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Transcendental beauty of Ives symphonies

by Philip Campbell

Composer Charles Ives. Photo: Bridgeman Images
Composer Charles Ives. Photo: Bridgeman Images  

Charles Ives, Symphonies Nos. 3 & 4, Selected American Hymns

San Francisco Symphony, Michael Tilson Thomas, Music Director and conductor

Christian Reif, second conductor; Peter Dugan, solo piano
San Francisco Symphony Chorus, Ragnar Bohlin, director

SFS Media Recorded: November 2017, live in Davies Symphony Hall, San Francisco

Young Michael Tilson Thomas inherited a passion to popularize Gustav Mahler and Charles Ives from his legendary mentor Leonard Bernstein. Accepting the mantle made him a dedicated champion. The famously successful advocacy continues on Nov. 8 with the drop of Ives' Symphony No. 3, "The Camp Meeting," and Symphony No. 4, with Selected American Hymns, on the in-house SFS Media label. Available as 5.1 surround-capable SACD, digital download, and streaming via major retailers, MTT's latest release of masterworks by "the George Washington of American music" sets an impressive seal on a life-long quest.

After 25 fabulous years with the San Francisco Symphony, a major part of MTT's own legacy is a prize-winning SFS Media discography. "The Mahler Project" alone would be enough to secure his place in recording history, but other discs featuring contemporary composers and 20th-century mavericks such as Henry Cowell, Lou Harrison, and Edgard Varese have proved likewise rewarding.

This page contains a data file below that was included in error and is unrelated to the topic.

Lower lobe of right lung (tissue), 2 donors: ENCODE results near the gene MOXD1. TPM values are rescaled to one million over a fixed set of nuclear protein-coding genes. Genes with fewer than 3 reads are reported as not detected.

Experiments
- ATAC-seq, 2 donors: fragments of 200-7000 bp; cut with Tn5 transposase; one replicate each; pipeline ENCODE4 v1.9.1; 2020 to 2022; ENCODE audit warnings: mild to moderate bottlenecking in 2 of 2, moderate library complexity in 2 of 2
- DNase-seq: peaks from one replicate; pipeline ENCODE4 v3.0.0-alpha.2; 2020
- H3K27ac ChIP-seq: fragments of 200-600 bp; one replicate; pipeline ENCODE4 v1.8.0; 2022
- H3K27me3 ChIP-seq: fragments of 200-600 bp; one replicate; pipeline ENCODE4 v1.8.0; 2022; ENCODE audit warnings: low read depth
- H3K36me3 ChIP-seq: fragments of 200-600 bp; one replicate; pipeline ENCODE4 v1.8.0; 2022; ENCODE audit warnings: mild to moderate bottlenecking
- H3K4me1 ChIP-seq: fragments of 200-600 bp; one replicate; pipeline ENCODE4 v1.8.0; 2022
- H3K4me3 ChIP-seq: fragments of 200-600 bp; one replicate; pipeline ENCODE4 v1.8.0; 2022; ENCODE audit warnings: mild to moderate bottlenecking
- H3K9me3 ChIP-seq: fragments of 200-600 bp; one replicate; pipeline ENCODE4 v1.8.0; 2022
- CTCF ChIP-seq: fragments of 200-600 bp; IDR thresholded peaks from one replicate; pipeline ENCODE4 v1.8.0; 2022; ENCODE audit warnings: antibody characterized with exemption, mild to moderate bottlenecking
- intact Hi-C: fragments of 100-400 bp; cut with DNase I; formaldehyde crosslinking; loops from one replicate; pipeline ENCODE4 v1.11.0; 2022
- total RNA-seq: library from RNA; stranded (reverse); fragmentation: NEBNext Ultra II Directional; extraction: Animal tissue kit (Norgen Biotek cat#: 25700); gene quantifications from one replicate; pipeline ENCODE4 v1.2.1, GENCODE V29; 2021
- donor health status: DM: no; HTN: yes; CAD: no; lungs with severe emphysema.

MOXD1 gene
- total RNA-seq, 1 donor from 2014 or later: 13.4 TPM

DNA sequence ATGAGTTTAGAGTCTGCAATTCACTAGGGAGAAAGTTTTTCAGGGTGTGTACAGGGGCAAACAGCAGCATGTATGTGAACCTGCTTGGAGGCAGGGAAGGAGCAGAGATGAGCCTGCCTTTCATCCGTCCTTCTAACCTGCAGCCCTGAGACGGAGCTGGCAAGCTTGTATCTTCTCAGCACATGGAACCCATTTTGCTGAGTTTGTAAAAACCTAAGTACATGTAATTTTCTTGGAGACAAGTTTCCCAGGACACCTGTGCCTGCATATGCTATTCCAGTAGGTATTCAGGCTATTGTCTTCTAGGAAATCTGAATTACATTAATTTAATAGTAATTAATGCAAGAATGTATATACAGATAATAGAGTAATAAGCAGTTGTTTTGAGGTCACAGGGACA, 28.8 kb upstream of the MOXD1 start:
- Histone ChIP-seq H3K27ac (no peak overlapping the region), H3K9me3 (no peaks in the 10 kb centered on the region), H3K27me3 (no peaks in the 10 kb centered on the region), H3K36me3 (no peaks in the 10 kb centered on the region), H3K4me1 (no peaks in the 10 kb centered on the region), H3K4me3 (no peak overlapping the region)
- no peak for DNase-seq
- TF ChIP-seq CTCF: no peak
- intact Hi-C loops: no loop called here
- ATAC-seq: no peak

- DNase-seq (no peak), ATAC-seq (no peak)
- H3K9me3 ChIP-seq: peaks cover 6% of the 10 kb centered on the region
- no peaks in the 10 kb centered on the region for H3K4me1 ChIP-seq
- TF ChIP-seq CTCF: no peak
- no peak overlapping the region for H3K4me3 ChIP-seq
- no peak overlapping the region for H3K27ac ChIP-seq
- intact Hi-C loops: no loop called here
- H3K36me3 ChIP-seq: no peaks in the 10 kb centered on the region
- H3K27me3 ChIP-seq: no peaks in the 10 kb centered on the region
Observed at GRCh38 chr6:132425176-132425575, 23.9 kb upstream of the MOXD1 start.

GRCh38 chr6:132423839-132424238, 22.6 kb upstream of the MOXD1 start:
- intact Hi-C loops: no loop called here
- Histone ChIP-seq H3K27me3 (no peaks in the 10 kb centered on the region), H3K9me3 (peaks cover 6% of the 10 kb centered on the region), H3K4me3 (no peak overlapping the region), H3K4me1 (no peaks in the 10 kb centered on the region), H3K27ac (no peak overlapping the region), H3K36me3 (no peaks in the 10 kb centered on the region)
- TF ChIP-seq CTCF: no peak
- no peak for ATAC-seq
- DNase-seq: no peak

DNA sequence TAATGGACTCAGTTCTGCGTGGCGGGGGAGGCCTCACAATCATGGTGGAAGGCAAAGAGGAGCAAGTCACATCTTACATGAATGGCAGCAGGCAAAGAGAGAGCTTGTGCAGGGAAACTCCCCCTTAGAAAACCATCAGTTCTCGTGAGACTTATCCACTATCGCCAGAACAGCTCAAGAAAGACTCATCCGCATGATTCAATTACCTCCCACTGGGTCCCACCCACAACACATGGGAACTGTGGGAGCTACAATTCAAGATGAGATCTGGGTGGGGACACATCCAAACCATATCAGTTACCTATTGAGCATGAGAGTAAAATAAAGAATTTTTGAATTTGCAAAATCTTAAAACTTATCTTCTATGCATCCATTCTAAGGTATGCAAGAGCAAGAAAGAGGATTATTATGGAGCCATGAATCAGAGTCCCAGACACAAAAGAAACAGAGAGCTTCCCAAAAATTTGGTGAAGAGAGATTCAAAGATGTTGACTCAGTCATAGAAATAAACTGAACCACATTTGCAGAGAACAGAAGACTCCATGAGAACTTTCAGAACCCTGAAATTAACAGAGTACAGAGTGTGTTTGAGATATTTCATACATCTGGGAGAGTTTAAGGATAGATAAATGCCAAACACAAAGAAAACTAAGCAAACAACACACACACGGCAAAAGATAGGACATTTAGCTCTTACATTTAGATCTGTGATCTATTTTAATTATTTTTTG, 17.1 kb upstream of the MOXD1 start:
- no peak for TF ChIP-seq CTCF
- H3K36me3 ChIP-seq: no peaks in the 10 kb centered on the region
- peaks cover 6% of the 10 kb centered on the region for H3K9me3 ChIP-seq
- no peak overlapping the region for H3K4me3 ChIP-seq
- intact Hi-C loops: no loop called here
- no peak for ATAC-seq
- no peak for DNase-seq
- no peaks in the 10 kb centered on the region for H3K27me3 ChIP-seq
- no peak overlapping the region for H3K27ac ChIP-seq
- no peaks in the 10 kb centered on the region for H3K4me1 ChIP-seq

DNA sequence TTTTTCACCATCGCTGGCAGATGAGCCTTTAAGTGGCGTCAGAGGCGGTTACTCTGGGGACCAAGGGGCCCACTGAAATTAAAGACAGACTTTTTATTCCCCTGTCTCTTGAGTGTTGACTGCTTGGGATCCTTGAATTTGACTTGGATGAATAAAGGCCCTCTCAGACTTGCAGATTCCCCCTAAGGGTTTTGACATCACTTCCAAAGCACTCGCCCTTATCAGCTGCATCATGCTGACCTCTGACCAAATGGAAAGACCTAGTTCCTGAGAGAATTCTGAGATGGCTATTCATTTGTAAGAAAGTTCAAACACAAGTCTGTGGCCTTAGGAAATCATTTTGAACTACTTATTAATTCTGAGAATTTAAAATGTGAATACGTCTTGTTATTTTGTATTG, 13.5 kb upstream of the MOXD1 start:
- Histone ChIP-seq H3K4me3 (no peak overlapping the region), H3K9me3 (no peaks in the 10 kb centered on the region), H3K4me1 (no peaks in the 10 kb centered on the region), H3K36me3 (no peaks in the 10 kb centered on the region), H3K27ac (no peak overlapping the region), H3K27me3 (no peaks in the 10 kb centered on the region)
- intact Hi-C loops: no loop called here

The setting by Henry Brant of Ives' Piano Sonata No. 2 as "A Concord Symphony," recorded with Copland's modernist Organ Symphony for SFS Media, was another smashing example of just how persuasive MTT and his hearty band can be when sharing an adventure.

A selection of hymn tunes that served as inspiration for Ives, including "Nearer My God to Thee," "There is a Fountain," "Beulah Land" and "Sweet By and By," precedes each symphony on the new disc. SFS Chorus director Ragnar Bohlin adds fascinating context, and the singers sound rich and expressive as ever. The amazing dynamic range of the recording puts listeners in the best seats in Davies Symphony Hall.

Charming and immediately accessible, Symphony No. 3, "The Camp Meeting," is an example of Ives' mastery of tone painting. From nostalgic warmth to exuberance and finally "Communion," the Third is an irresistible look at the composer's relatively uncomplicated poetic side.

The Symphony No. 4 is another matter altogether. Here is a big, splashy, sometimes chaotic collage of everything iconoclastic about him. Some detractors have called him out for his subtle and not so subtle misogyny, homophobia, and occasional braggadocio, but that is Ives the man. Historians will continue to debate, but consensus on Ives the composer is as complex as the music.

For MTT, the verdict is clear: "At its core, the music of Charles Ives is an expression of the heart and soul of America." The pageantry of the Fourth encapsulates everything deep and provocative in Ives' uniquely American philosophy. The SFS performance is both a joyride and a meditation. The massed forces onstage tick every box, making miraculous and highly entertaining sense of each piece of the puzzle.

MTT calls Ives "America's greatest composer" and a poet/philosopher "on par with Walt Whitman, Emerson, and the Transcendentalists that he so admired." Judging by the sheer power and haunting beauty of the new release, I'm inclined to agree.

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